As Len mentioned, we are excited to have acquired Sanofi stake in Libtayo, thereby gaining exclusive worldwide rights to a PD-1 inhibitor review as foundational for our oncology franchise, which has the potential to be utilized in numerous combinations with other candidates in our pipeline such as our costimulatory bispecifics, our CD3 bispecifics and novel checkpoint inhibitors such as fianlimab.
Regarding such combinations, I'd like to provide a brief update on our first clinical data from our costimulatory pipeline involving REGN5678, our PSMAxCD28 costimulatory bispecific, in combination with Libtayo. This combination is being studied in patients with advanced metastatic castrate-resistant prostate cancer, who have previously progressed on multiple antiandrogen therapies.
These patients, unfortunately, have a poor prognosis, with approximately one to two years of life expectancy and with limited treatment options. Metastatic castrate-resistant prostate cancer is considered an immunologically cold tumor and is largely resistant to immune checkpoint inhibitor, with large trials of PD-1 antibodies showing monotherapy response rates in the single digits.
As just announced today by Merck, the challenge of metastatic castrate-resistant prostate cancer in terms of the lack of efficacy for checkpoint inhibitors used in standard way is emphasized by the failure of their large Phase III trial in an earlier stage of this disease. Our costim program was designed to innovatively enhance responsiveness in these types of cold tumor classes such as prostate cancer and essentially turn these cold tumors into hot tumors.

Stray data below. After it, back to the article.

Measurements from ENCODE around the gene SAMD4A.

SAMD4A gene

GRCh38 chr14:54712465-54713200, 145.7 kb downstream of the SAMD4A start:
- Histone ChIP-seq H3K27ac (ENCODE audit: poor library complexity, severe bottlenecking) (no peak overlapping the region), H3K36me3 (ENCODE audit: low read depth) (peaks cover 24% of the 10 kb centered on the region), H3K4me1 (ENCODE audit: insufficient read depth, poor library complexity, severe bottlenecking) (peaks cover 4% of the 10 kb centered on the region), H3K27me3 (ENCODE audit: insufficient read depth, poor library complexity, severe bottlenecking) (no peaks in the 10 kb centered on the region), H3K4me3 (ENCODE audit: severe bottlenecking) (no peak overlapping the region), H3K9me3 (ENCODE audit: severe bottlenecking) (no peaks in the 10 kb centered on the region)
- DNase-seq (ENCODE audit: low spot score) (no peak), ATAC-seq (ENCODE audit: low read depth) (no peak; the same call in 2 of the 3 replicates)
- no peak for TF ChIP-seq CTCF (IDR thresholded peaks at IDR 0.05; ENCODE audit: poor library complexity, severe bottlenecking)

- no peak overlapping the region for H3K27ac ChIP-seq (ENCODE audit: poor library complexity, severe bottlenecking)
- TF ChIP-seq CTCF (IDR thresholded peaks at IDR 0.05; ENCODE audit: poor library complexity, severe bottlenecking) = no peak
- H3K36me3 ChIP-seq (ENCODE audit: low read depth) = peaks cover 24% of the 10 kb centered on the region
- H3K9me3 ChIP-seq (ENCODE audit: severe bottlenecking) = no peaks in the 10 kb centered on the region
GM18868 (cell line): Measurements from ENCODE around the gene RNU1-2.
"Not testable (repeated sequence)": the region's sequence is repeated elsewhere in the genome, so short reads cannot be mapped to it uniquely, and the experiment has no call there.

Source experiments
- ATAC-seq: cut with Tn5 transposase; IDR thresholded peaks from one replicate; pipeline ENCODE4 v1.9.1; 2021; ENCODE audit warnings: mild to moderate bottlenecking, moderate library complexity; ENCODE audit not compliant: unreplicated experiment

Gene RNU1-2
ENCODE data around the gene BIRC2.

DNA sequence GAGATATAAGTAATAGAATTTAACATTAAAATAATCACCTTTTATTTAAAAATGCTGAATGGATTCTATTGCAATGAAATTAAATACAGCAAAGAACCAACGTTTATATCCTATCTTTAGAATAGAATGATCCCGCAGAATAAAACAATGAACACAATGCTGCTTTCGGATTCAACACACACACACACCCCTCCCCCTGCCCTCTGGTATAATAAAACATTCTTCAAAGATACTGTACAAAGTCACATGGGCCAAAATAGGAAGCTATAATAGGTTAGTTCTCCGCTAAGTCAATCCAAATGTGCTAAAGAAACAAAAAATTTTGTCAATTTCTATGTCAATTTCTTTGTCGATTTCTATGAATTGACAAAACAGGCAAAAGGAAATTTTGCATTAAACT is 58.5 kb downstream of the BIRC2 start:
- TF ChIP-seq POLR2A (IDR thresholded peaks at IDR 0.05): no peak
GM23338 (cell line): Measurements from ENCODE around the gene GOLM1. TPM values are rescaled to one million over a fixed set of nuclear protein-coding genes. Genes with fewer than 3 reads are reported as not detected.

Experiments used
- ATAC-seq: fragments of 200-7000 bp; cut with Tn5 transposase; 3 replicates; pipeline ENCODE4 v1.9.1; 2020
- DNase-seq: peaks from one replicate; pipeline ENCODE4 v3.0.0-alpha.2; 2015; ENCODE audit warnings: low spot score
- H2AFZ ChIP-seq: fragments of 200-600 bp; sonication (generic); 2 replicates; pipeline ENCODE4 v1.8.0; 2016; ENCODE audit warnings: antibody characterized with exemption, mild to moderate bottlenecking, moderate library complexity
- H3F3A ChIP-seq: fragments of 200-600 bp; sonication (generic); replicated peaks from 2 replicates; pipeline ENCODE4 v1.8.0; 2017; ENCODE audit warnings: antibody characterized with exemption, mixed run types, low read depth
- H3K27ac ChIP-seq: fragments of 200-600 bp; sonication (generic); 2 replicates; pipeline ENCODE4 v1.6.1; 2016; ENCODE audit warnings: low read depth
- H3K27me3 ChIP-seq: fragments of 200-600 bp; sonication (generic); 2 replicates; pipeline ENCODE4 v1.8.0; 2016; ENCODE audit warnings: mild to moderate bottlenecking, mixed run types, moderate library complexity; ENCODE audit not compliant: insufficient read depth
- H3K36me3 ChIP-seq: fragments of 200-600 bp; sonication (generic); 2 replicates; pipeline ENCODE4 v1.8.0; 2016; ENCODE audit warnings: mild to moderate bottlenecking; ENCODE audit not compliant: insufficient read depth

I remind you of the extensive preclinical data we have published supporting this hypothesis. Since 2019, we have been in careful dose escalation for this prostate cancer program in close collaboration with the FDA. In our study, patients are dosed weekly with REGN5678 in every three weeks with Libtayo. However, first dose of Libtayo was not co-administered until week 4, permitting a period of PSMAxCD28, leading to evaluate monotherapy safety and efficacy.
Earlier today, we announced the first clinical data from 33 patients across 8-dose levels, which show dose-dependent antitumor activity. The key efficacy endpoint in the study is objective response rate defined as a greater than 50% decline of prostate-specific antigen or PSA from baseline and/or tumor shrinkage. PSA is a protein produced by the prostate gland and by prostate tumors and is most commonly used as a biomarker to diagnose and follow-up prostate cancer, as many metastatic castration-resistant prostate cancer patients have disease limited to bone lesions and cannot be assessed by conventional RECIST criteria.
Preliminary data from the ongoing dose escalation portion trial across 8-dose level cohorts in a total of 33 patients showed dose-dependent antitumor activity as assessed by PSA values at the five lowest dose levels, which our preclinical models predicted might be subtherapeutic. There was almost no evidence of any antitumor activity, with only one of 17 patients showing a decrease in PSA. There were no greater than greater or equal to Grade three immune-related adverse events or irAEs these doses.